Andrew Westoll on studying monkeys in a South American jungle
Andrew Westoll won the 2012 Charles Taylor Prize (now the RBC Taylor Prize) for his bestselling book The Chimps of Fauna Sanctuary, which chronicles his journey volunteering at a refuge for traumatized chimpanzees in Quebec. Now, he's followed up that success with a novel — his first — that takes readers on a trip into the jungle.
The Jungle South of the Mountain is the story of a scientist who has spent years studying capuchin monkeys in a unique South American jungle. In his own words, Andrew Westoll tells us why he decided to try his hand at fiction. He also, of course, tells us about monkeys.
The grace and intelligence of capuchin monkeys
"I spent a year studying the capuchin monkey in the jungles of Suriname, way back in a previous life. Capuchins are basically the most cognitively and socially advanced monkey species in the New World, by which I mean Central and South America. They are often referred to as the 'chimpanzees of the New World.' We're learning more and more everyday about how cognitively intelligent they are.
"The thing that sticks with me about capuchins — and this is true across monkey species — is that they almost seem to be able to fly through the trees, because they can jump so far and land with such grace. When you're living in the forest watching them for 12 or 14 hours a day, you're continually struck by just how graceful they are. It's amazing to watch."
Of monkeys and men
"I had originally planned to make this a very spare, slim book about a man and an eagle. As that idea developed, though, I realized I was missing a huge opportunity by not accessing the human drama, the human primates, in the country as well. I'm certainly not drawing an analogue between the monkeys and any of the people in the book, but I think there's an unavoidable connection between an animal behaviourist who's studying and observing a community of beings in the bush and himself becoming part of the story among his human compatriots.
"The story is set in a fictionalized country — some of the historical basis is drawn from Suriname, but not all. I was there during a relatively peaceful time, years after the unrest. But as I mentioned in [The Chimps of Fauna Sanctuary], it was very easy to peel back a couple of layers with people I knew and hung out with, and uncover some of the trauma that was still there. And without being too ham-fisted, it presented itself this time around with real potential for narrative."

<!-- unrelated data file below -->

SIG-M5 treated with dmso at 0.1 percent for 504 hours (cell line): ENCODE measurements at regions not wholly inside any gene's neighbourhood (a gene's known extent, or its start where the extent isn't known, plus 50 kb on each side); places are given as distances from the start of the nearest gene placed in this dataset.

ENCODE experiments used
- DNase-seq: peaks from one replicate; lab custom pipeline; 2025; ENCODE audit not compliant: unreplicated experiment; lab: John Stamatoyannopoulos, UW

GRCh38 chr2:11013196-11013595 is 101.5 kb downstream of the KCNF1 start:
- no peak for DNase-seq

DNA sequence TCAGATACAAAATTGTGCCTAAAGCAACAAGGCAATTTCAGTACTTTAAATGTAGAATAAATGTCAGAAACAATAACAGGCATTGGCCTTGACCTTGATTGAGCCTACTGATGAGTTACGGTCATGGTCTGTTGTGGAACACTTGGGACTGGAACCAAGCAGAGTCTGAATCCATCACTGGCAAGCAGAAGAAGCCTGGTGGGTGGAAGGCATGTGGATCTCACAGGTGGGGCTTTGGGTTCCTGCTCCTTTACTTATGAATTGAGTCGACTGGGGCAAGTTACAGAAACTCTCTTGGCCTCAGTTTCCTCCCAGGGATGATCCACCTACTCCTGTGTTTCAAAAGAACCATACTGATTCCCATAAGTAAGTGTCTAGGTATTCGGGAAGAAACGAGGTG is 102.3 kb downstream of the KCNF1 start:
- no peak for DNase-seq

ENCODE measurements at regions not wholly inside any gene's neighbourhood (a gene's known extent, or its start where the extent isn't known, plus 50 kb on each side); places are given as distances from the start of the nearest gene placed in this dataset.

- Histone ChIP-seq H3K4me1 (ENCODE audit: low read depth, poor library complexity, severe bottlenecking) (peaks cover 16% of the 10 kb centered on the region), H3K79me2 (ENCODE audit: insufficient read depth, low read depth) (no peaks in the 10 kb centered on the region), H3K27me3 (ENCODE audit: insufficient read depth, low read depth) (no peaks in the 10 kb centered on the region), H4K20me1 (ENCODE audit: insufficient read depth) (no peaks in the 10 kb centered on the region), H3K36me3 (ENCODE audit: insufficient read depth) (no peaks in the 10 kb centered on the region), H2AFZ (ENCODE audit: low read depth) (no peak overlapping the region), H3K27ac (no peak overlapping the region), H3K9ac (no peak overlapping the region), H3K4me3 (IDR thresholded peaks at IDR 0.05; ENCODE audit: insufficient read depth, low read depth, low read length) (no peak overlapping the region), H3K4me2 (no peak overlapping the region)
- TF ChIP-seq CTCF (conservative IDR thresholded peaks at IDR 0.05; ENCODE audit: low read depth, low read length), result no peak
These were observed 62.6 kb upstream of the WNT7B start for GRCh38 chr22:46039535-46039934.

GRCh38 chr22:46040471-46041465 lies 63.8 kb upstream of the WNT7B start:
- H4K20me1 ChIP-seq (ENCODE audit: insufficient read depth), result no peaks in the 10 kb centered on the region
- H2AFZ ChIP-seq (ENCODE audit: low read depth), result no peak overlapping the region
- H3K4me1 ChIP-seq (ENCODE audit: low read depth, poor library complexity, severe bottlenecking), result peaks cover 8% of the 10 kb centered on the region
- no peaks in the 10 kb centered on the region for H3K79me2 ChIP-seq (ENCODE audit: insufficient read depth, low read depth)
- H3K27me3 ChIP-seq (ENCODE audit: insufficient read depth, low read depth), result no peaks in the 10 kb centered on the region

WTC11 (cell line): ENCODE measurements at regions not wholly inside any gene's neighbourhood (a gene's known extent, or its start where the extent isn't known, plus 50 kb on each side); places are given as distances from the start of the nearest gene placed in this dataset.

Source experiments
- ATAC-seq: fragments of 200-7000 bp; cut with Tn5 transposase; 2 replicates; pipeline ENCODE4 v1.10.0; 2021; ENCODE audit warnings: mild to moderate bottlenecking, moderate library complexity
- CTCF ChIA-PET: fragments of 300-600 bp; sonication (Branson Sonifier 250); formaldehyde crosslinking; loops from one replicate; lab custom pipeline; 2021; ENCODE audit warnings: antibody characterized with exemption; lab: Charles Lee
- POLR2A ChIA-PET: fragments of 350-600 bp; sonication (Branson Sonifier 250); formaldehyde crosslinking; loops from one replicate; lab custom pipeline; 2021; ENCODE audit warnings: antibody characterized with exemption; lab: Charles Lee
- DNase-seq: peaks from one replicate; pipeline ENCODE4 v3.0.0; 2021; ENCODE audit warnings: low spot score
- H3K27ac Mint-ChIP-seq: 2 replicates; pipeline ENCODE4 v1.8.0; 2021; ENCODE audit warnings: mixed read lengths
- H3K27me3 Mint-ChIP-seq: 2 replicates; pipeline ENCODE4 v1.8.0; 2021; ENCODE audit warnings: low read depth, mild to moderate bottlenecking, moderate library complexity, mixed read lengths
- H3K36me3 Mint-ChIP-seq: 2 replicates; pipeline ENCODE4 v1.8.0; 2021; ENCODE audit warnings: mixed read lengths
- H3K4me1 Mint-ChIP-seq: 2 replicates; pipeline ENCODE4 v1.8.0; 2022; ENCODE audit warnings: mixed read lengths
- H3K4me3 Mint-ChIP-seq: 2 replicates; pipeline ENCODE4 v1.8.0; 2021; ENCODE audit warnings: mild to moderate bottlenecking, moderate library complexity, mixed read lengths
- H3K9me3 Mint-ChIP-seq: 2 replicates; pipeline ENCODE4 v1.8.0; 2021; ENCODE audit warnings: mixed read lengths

The pros and cons of ecotourism
"[Stanley, the scientist who is the book's protagonist] is a character I've created — he's not me. But for Stanley, there's definitely no love lost between him and the ecotourists. He really doesn't give much thought to the reasons they're there and the conservation-based reasons for ecotourism. He thinks they're in the way, and that they are a blight on his forest. And there are lots of people out there who feel that way when they're out working on science in the bush and they come upon a bunch of tourists."
On switching from fiction to nonfiction, and back again
"When I first started writing, I was mostly writing fiction — mostly because I didn't know what creative nonfiction was — so I mostly spent my time writing really short stories and working on my sentences through fiction. I always kind of thought I'd be writing longer-form fiction at some point. And then nonfiction took me on a tour in a different direction.
I'm really interested in continuing to explore the fictional voice for sure. I'm also really interested in exploring the cross-genre voice, which is something that I'm messing around with right now. I won't be just skipping straight back to nonfiction and forgetting about fiction — it's been really rewarding to stretch my legs and return to something that I thought I was originally going to be doing."
Andrew Westoll's comments have been edited and condensed.